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Is this really an issue for anybody? I have eight bikes, going back to my college Peugeot from the '70s, and five of them have overlap. In 40 years of riding, I've never touched the front wheel once.
It's not necessarily a frame size issue, by the way. My smallest frame is 62cm; the others are 64 or 65.
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Old 07-15-11, 05:07 AM   #12
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I find it can be a problem when I'm tired, and I'm preferring to ride my bikes that are long enough not to overlap.

When I was younger I never failed to put my foot at 12:00 and avoid overlap, but these days I don't always remember to do that.
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Old 07-15-11, 06:02 AM   #13
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My toes will hit the tire when making sharp turns on my cyclocross bike especially when noodling around in the back yard or woods on mtb trails. In races it also happens but I don't think it has ever caused a problem other than scuffing the shoes where the contact is made. Wearing sandals would not be advisable.
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Old 07-15-11, 06:47 AM   #14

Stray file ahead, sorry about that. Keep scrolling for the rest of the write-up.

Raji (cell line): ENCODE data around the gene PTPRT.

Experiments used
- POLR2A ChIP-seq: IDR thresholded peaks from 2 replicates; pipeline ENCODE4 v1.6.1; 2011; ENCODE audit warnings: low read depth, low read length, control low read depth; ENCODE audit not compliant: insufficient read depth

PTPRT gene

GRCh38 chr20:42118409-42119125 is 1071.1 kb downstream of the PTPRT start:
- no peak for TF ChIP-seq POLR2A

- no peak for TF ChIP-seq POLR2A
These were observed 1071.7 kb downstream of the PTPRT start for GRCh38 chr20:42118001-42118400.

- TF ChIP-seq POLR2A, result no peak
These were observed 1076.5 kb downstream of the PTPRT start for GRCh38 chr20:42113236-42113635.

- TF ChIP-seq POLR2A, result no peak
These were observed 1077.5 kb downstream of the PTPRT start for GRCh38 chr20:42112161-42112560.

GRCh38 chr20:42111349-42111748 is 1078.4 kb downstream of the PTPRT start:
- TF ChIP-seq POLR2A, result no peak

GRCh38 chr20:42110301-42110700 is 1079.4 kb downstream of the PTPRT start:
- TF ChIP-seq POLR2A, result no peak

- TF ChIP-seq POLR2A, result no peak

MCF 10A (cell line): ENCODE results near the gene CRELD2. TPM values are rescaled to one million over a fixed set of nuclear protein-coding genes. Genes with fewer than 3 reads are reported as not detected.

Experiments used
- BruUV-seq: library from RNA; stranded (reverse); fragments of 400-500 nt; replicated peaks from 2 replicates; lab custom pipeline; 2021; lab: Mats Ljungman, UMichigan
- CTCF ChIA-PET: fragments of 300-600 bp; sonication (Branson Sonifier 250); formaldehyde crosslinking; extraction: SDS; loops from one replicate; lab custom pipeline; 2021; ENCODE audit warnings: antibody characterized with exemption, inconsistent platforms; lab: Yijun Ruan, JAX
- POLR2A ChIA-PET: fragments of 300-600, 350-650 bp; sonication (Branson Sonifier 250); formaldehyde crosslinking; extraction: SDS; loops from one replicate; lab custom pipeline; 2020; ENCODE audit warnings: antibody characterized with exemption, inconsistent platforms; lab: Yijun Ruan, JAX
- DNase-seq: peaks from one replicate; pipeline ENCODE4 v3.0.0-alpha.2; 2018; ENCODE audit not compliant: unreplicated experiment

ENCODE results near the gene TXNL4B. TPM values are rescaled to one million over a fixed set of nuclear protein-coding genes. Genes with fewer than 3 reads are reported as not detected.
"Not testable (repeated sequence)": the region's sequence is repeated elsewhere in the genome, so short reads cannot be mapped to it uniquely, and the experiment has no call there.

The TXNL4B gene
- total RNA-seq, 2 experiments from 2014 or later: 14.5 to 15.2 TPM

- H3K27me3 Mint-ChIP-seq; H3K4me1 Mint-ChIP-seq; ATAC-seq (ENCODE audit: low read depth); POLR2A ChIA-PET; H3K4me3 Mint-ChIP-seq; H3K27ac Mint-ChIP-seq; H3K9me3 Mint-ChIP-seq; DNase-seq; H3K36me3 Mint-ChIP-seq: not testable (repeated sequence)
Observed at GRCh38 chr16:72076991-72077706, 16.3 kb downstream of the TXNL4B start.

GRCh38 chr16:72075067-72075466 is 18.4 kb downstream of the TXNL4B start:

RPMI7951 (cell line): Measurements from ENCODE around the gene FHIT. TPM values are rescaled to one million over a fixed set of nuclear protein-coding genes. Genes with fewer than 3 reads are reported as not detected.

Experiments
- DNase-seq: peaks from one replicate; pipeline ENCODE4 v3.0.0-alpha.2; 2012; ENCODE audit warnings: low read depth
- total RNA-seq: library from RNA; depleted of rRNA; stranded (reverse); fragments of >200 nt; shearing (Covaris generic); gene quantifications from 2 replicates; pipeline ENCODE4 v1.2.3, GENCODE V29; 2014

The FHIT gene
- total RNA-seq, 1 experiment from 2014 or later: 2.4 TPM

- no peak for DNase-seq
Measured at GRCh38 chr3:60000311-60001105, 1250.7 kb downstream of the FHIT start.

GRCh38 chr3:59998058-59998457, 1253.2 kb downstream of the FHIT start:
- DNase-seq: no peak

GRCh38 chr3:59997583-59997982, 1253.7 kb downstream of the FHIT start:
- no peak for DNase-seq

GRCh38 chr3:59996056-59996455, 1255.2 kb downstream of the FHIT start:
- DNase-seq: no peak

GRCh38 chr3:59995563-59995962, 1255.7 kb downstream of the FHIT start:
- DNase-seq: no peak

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Practice one-legged drills...then, when making tight turns, pedal with the inside foot half a revolution, then backpedal half a revolution. Lather, rinse, repeat. iow, keep your outside foot away from the front wheel until the turn is complete.
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Old 07-15-11, 08:23 AM   #15
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I am short and like a good handling bike, so I have toe overlap on all my bikes. I made it a habit to put my heals down and toes up as far as possible when making low speed turns. Solves my problem.

The idea of unclipping is also a good one that I have used on our tandem from time to time. unclip and place pedal in arch of foot and pedal through the turn then clip in. Helps to get good at clipping in.
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Old 07-15-11, 08:31 AM   #16
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Not short by any means. 6'1" and I definitely have this problem. Caught my self bad the first time out and really since then have had no issues. Guess I just compensated. Yup, pedal all the way up on the side you are turning toward.
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Old 07-15-11, 09:47 AM   #17
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You know, as I think about this, I remember being asked by the folks at Independent Fabrication if toe/wheel overlap was something I absolutely didn't want when they built my bike. (I told them all my other bikes had it; so not to worry about it.) I'm guessing really good frame builders can figure out more than one way to get the desired ride characteristics.